Stem Cells and the Aging Brain

Stem Cells and the Ageing Brain

Ageing is a part and parcel of life, but as our body ages, our brains age too. Just like an ageing body can be riddled with diseases and illnesses like arthritis, cataracts, cardiovascular disease and osteoporosis, an ageing brain too can be afflicted with sickness. The age-associated diseases that affect the brain are often clustered under the umbrella term of ‘neurodegeneration’. Diseases like Huntington’s, Alzheimer’s and Parkinson’s are some of the better-known disorders that fall under this terminology.

 

Let us first understand what the term ‘neurodegeneration’ actually encompasses.  The Oxford Dictionary defines neurodegeneration as the “Degeneration of the nervous system, especially of neurones in the brain”.[1] According to the EU Joint Programme – Neurodegenerative Disease Research (JPND), the nervous system of the human body comprises of neurones. In case they suffer damage, they do not possess the ability to repair, replace or reproduce themselves. This inability results in neurodegenerative diseases.

 

Previously, neurodegenerative diseases were believed to be incurable. However, with the gigantic steps towards advancement that medical science has taken in the recent years, scientists have been able to devise procedures that help in assisting individuals suffering from neurodegenerative disease. Stem cell therapy is among these advanced procedures that have recently shown positive results.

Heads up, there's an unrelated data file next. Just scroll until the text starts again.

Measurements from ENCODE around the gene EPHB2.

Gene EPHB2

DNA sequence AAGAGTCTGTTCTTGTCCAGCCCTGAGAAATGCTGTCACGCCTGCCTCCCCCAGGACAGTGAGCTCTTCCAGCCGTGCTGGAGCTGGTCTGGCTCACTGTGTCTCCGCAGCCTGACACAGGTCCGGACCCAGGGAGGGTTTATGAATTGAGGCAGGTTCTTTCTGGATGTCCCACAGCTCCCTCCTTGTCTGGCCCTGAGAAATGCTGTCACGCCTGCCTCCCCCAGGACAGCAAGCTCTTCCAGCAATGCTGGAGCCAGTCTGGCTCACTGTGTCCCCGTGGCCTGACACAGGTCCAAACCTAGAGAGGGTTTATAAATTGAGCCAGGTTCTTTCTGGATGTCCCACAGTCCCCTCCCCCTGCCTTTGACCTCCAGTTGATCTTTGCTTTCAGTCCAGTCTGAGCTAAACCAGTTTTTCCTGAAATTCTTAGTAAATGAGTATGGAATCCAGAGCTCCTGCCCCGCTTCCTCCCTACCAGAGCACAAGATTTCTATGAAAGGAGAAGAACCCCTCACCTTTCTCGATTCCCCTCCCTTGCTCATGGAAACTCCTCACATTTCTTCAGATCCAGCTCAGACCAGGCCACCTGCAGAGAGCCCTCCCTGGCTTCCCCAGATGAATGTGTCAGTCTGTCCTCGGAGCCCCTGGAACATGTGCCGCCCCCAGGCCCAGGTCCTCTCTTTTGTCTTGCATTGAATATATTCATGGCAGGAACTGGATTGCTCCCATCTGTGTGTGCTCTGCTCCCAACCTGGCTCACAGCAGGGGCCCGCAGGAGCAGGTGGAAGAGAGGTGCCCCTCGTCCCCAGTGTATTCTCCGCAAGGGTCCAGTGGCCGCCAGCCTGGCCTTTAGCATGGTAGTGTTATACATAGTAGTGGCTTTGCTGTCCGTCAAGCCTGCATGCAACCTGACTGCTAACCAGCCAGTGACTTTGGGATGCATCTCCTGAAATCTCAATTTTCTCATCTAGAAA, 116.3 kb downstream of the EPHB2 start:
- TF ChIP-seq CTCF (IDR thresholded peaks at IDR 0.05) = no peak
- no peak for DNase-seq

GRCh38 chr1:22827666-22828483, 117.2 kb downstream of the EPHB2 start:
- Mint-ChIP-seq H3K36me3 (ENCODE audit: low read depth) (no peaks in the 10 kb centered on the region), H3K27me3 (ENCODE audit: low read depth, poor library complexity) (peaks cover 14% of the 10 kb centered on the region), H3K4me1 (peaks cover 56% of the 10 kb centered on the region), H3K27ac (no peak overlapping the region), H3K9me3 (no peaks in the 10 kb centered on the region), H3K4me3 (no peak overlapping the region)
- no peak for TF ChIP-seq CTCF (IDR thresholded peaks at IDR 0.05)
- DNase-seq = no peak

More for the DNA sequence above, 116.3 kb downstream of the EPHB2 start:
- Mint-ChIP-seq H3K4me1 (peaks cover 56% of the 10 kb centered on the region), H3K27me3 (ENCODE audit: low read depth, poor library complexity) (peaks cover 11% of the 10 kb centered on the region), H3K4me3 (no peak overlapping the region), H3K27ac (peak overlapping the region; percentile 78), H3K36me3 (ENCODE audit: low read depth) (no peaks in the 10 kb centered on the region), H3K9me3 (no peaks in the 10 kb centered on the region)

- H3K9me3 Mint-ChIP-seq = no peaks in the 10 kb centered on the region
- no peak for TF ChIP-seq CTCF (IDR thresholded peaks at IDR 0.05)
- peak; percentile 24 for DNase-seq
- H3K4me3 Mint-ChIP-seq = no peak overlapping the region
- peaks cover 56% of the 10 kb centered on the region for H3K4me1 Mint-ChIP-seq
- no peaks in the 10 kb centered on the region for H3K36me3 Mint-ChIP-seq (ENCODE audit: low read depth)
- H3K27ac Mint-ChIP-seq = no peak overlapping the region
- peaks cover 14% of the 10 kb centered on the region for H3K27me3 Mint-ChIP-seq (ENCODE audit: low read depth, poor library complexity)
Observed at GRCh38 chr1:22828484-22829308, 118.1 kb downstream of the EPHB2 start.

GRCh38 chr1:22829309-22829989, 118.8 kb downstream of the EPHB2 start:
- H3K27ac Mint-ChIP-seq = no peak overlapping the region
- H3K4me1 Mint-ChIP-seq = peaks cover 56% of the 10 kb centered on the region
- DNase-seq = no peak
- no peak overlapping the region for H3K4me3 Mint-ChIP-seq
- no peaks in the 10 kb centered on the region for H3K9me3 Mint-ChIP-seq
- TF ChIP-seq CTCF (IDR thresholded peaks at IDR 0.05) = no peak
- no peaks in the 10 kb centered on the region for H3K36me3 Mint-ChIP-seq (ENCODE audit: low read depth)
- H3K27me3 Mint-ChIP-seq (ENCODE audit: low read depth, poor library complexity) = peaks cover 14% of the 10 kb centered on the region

Stem cells are mother or master cells that have the ability to differentiate into other types of specialised cells through the process of mitosis. They can repair internal tissue damage by developing into a cell with a specialised function like a blood cell or brain cell.  They also possess the ability to renew themselves.

 

Utilising stem cells to treat medical disorders and diseases is known as stem cell therapy. Transplantation of stem cells is the most common procedure used in stem cell therapy. In cases of brain degeneration, stem cells are transplanted into the patient. These stem cells then become progenitor cells that work within the brain to maintain the neurone functions. Research has been conducted on animal models for diseases like Amyotrophic lateral sclerosis, Parkinson’s, and multiple sclerosis, which have provided optimistic outcomes.

 

In a symposium organised by EuroStemCell, Magdalena Götz, PhD, Helmholtz Zentrum München, spoke about the radial glial cells which are present in the neural stem cells and described them as “they look like glia, they smell like glia but they are actually the neural stem cells.”[2] She further explained the development of brain cells and the possibility of guiding neural stem cells to locate and repair the injury site inside the brain, while also regenerating neurones.

 

Stem cell research is the future of neurology. With several clinical studies being conducted year after year, the use of stem cell therapy in treating neurological disorders is constantly expanding. In India, the guidelines established by the Indian Council for Medical Research (ICMR) for conducting clinical studies have been revolutionised leading to extensive research being done in the field of stem cell therapy.

 

Sources used:

[1] Definition of neurodegeneration taken from Oxford Dictionaries Online

[2] An Evening of Stem Cell Science in Stockholm, by Jan Barfoot, International Society for Stem Cell Research (ISSCR)

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